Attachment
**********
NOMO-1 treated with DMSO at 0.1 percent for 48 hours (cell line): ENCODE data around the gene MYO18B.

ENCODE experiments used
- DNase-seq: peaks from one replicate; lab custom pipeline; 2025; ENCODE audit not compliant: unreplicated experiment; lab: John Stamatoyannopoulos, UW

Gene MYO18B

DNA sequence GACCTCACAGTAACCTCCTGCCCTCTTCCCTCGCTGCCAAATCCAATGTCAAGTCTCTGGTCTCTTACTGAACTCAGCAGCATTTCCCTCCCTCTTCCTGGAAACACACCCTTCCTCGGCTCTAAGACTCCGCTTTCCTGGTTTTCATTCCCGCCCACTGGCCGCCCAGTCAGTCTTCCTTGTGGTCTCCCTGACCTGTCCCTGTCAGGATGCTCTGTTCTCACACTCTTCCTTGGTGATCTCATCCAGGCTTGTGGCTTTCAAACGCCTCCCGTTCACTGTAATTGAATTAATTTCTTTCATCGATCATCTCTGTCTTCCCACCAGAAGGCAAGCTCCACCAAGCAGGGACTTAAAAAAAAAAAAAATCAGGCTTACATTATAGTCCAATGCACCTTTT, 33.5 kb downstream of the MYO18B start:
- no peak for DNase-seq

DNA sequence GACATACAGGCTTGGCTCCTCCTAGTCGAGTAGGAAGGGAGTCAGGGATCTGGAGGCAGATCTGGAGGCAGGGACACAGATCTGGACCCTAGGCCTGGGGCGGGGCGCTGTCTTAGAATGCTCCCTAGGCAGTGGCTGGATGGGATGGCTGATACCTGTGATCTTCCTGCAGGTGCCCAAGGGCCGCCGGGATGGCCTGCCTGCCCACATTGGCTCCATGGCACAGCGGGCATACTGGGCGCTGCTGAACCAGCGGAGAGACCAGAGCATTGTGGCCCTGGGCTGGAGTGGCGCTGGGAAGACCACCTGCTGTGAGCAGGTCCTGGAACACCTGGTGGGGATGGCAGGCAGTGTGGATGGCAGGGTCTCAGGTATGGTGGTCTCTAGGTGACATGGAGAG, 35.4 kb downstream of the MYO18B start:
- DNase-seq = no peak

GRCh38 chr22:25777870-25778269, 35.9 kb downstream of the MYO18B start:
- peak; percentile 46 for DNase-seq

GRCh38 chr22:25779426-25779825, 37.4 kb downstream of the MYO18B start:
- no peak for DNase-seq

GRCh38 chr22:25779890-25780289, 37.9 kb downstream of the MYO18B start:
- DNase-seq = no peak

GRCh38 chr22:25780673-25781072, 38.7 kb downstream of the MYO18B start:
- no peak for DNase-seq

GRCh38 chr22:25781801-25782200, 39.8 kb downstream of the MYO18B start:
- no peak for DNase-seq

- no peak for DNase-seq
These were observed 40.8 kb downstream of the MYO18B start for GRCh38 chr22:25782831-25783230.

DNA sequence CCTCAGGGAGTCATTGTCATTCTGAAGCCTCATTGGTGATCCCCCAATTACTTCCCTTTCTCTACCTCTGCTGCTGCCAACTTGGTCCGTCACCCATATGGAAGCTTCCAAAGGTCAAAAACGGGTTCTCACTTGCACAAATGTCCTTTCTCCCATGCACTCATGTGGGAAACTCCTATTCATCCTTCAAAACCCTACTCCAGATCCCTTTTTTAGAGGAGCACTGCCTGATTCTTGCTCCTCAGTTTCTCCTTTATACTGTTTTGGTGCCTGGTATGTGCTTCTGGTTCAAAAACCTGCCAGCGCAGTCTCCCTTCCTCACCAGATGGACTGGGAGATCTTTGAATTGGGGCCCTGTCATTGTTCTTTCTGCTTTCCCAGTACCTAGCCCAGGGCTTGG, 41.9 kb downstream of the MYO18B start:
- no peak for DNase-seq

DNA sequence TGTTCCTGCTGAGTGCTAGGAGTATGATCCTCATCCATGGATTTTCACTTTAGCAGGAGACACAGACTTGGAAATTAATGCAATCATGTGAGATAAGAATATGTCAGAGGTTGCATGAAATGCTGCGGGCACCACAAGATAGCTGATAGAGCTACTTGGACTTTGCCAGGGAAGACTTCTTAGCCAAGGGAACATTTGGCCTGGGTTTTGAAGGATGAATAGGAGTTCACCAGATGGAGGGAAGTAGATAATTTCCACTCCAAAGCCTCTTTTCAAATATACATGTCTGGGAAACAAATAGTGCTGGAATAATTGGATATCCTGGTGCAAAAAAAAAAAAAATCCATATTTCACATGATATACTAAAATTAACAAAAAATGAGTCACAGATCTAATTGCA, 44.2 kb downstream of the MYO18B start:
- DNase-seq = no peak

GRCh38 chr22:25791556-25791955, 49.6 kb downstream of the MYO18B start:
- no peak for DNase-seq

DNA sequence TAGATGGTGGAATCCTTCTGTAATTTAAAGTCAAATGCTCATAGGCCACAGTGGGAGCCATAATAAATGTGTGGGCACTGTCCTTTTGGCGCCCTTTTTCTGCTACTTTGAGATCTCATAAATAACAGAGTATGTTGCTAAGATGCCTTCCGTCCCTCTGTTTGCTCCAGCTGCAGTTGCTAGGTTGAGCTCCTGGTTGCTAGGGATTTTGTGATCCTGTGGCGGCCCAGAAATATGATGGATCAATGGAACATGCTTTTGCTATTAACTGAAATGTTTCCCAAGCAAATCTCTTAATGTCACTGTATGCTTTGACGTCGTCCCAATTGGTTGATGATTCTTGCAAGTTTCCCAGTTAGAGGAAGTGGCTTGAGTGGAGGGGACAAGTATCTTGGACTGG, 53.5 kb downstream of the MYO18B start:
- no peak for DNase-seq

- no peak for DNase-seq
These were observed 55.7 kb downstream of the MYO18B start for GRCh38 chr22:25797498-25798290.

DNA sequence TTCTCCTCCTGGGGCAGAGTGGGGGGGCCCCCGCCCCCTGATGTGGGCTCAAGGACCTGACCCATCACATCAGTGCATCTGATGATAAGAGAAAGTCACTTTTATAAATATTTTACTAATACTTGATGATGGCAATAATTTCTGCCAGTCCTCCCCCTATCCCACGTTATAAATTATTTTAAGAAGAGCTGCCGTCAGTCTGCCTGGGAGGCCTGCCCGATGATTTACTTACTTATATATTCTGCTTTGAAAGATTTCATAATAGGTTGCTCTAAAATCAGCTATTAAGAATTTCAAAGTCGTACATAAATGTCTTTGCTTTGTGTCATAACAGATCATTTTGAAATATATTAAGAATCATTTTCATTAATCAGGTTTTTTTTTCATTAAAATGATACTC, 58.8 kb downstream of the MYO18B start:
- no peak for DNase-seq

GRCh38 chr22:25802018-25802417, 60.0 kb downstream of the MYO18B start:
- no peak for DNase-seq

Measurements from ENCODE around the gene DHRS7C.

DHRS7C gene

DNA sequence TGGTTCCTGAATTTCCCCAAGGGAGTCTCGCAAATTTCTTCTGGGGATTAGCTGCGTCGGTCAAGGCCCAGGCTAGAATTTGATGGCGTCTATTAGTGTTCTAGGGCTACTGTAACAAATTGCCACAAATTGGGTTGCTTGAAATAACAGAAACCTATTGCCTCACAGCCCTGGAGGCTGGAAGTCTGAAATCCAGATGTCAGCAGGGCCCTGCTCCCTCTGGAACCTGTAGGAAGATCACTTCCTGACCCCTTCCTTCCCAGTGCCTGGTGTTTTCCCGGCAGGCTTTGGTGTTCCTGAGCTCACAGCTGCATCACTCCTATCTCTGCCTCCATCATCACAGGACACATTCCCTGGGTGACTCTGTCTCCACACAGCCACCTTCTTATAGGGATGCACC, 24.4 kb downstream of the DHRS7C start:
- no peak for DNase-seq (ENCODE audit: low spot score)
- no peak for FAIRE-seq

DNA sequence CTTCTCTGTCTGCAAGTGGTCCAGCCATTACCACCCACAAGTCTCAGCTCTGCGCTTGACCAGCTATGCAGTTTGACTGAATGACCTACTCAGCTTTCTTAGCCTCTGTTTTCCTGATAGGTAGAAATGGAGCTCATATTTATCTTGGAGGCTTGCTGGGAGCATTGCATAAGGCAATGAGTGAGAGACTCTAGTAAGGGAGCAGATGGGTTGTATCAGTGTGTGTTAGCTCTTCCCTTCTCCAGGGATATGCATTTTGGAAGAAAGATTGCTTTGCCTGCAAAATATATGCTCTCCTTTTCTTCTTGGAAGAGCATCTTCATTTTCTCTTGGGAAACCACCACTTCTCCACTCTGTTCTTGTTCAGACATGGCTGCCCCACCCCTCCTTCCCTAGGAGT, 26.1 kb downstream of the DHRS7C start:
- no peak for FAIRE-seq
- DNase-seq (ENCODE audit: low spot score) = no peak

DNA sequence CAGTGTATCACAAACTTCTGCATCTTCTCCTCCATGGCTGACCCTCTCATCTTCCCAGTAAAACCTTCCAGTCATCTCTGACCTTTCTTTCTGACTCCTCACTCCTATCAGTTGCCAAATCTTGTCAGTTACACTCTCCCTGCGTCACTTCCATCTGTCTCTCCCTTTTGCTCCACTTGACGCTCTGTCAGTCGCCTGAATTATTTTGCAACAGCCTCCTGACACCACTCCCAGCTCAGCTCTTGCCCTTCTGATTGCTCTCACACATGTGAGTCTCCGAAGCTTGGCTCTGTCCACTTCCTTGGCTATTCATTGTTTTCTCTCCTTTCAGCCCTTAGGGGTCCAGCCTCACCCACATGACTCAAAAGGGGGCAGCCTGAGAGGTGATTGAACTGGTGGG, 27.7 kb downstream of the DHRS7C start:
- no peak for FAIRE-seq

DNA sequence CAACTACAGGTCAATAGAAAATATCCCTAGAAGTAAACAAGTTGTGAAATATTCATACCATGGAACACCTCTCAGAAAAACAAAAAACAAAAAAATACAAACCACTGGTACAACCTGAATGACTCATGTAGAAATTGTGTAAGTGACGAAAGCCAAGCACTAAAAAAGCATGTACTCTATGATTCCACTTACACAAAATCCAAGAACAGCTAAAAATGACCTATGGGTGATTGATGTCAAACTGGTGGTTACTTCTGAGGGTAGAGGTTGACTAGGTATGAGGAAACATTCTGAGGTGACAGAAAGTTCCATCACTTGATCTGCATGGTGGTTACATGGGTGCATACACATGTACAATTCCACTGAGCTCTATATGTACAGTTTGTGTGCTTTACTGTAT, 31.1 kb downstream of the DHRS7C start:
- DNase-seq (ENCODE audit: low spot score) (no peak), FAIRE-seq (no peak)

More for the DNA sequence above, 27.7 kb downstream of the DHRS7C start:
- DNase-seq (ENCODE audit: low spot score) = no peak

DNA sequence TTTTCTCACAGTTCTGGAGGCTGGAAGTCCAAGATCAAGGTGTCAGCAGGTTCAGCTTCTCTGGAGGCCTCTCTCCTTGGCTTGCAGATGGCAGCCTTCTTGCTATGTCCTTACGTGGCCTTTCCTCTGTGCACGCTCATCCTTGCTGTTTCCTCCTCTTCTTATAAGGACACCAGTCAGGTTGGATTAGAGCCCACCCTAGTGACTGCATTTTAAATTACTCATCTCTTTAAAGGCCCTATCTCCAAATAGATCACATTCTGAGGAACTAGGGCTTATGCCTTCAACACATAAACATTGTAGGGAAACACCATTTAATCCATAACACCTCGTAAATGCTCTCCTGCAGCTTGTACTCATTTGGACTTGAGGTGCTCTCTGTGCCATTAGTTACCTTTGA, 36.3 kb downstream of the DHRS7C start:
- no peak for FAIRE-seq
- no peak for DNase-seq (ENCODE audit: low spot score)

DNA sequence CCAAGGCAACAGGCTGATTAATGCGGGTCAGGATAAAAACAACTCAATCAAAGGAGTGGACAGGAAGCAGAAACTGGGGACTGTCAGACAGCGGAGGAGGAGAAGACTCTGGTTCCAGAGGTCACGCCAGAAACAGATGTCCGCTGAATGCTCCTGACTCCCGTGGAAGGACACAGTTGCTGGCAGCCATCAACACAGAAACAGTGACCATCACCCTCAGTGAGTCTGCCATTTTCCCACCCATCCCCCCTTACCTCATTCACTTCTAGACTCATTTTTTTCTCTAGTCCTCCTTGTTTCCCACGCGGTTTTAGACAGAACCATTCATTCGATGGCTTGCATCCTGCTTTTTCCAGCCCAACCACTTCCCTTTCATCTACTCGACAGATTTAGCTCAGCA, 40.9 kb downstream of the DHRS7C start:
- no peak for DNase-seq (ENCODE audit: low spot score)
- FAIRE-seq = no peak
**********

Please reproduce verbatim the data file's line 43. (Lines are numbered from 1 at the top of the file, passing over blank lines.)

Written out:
DNA sequence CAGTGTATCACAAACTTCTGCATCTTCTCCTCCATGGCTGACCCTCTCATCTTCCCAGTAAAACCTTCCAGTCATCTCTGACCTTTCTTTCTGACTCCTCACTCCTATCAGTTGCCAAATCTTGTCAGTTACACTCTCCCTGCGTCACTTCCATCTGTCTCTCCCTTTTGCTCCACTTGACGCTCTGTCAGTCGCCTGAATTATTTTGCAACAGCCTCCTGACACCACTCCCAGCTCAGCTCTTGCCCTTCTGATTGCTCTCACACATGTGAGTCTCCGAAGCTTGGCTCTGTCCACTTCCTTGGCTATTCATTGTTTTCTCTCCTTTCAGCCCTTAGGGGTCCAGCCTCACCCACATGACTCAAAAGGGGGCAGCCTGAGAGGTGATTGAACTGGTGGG, 27.7 kb downstream of the DHRS7C start: